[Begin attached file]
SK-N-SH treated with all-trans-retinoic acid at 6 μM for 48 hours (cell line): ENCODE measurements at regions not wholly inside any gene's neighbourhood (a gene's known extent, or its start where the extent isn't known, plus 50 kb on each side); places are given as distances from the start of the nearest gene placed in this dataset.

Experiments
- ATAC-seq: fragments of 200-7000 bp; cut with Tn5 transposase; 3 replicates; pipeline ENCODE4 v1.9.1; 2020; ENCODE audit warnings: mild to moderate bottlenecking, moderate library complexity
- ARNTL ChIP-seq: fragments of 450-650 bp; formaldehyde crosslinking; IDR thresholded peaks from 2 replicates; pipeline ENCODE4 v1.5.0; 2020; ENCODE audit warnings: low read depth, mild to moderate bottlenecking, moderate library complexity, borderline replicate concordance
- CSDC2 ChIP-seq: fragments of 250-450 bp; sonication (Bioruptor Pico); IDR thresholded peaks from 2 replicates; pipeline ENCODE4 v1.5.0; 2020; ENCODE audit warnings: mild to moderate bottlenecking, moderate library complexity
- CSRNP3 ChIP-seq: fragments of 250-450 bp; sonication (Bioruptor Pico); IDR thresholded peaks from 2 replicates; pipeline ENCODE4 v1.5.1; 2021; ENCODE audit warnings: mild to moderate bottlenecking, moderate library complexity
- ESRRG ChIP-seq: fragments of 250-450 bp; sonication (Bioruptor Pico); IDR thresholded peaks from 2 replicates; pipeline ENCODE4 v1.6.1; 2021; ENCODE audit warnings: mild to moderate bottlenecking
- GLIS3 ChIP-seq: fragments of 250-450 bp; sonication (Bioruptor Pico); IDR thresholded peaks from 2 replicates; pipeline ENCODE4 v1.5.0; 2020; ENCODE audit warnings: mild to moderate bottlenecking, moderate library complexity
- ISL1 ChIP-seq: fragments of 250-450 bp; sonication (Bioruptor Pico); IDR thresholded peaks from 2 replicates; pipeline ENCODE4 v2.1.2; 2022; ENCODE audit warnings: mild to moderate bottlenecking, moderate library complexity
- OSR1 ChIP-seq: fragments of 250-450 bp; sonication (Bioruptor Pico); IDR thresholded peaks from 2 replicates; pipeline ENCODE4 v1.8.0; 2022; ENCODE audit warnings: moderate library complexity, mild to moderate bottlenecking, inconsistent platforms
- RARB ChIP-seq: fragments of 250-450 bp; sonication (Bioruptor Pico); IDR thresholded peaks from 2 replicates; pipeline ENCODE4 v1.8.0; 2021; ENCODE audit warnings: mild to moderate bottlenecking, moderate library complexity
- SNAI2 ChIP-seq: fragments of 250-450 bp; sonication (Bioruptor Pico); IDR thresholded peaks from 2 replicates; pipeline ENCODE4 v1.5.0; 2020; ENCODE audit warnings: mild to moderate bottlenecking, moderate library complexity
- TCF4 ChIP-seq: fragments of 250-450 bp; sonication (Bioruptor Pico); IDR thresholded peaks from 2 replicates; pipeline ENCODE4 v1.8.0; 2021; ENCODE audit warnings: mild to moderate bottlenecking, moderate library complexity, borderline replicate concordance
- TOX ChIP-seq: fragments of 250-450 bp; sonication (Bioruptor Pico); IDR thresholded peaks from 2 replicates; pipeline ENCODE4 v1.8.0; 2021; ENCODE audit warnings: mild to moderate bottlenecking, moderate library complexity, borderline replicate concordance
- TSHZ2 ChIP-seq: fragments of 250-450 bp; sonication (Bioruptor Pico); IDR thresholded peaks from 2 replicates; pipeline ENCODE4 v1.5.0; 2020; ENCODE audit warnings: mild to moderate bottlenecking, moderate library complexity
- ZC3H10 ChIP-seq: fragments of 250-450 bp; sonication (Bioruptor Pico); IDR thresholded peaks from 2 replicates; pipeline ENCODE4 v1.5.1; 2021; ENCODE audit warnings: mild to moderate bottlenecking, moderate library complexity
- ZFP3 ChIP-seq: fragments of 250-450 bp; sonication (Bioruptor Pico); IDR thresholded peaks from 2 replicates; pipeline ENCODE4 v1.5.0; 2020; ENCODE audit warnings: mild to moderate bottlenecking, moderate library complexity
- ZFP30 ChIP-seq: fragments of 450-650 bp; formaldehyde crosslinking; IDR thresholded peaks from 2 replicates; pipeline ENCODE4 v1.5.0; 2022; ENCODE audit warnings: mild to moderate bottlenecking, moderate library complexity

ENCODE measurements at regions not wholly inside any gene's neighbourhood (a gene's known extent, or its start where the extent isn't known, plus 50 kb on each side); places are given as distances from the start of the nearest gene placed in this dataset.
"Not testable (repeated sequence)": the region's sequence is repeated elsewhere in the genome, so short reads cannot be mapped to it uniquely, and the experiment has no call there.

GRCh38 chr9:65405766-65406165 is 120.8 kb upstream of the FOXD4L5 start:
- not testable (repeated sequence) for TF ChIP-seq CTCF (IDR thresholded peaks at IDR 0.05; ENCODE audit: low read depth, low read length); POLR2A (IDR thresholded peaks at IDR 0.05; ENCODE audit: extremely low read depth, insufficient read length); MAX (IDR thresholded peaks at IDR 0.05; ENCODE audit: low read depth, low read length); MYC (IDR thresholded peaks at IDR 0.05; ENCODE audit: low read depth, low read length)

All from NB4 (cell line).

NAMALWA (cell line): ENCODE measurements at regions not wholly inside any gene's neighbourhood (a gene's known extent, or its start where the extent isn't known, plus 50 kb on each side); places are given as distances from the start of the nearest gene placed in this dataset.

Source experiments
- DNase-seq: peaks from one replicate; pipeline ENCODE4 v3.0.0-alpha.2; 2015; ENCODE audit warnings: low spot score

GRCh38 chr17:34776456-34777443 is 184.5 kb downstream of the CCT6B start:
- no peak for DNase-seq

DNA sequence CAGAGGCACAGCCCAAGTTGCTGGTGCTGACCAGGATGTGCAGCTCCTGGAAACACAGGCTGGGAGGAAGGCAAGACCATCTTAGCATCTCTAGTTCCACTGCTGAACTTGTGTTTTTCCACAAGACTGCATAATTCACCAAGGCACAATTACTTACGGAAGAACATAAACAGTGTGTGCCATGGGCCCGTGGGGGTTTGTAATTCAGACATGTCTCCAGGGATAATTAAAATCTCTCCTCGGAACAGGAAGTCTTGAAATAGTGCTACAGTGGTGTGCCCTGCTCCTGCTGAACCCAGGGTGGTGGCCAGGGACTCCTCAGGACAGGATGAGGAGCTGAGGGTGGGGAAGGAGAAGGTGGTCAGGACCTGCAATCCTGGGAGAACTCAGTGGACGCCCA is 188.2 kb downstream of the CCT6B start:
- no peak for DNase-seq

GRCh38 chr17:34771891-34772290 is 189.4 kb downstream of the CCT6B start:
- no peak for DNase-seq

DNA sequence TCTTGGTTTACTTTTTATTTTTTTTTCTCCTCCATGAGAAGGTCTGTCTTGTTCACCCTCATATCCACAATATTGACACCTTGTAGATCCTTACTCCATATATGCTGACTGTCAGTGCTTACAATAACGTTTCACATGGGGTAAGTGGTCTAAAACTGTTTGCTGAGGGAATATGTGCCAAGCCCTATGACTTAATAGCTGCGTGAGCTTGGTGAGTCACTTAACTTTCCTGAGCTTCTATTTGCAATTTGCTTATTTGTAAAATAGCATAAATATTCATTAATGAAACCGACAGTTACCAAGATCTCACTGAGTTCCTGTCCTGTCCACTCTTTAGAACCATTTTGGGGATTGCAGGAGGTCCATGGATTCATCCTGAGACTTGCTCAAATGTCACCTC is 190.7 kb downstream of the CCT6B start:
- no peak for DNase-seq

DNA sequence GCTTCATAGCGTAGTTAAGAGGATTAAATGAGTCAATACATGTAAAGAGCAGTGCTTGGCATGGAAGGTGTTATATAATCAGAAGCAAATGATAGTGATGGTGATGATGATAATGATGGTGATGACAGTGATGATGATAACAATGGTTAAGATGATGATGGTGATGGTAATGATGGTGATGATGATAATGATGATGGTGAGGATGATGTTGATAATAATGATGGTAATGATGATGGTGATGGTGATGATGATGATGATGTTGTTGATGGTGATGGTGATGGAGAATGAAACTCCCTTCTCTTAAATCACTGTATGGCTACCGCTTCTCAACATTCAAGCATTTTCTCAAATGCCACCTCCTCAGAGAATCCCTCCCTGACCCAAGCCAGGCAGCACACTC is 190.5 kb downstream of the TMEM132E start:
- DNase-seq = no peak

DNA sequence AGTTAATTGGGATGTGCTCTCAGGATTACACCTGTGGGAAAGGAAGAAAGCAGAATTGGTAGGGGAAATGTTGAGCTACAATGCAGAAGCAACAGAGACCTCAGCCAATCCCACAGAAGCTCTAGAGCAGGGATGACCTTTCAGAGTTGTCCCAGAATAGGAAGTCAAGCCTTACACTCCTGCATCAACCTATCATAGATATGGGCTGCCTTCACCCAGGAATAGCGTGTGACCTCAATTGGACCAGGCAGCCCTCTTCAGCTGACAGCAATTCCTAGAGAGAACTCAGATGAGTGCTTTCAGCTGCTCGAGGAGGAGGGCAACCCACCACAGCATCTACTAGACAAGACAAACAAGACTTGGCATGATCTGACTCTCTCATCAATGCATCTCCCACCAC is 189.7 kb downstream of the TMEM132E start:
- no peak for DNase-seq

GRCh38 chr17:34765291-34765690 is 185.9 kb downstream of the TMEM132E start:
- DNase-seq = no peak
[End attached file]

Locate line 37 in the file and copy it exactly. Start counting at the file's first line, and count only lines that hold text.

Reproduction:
DNA sequence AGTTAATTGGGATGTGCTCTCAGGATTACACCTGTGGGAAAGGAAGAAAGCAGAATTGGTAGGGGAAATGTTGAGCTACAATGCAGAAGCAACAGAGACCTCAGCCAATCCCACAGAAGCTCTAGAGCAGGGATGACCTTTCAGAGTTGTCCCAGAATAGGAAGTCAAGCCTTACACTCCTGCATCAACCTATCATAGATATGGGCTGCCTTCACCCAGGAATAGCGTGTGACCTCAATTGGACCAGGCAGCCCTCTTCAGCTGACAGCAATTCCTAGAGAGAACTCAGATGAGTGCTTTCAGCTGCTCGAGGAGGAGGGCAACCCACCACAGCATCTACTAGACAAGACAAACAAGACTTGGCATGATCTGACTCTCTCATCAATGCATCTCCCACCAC is 189.7 kb downstream of the TMEM132E start: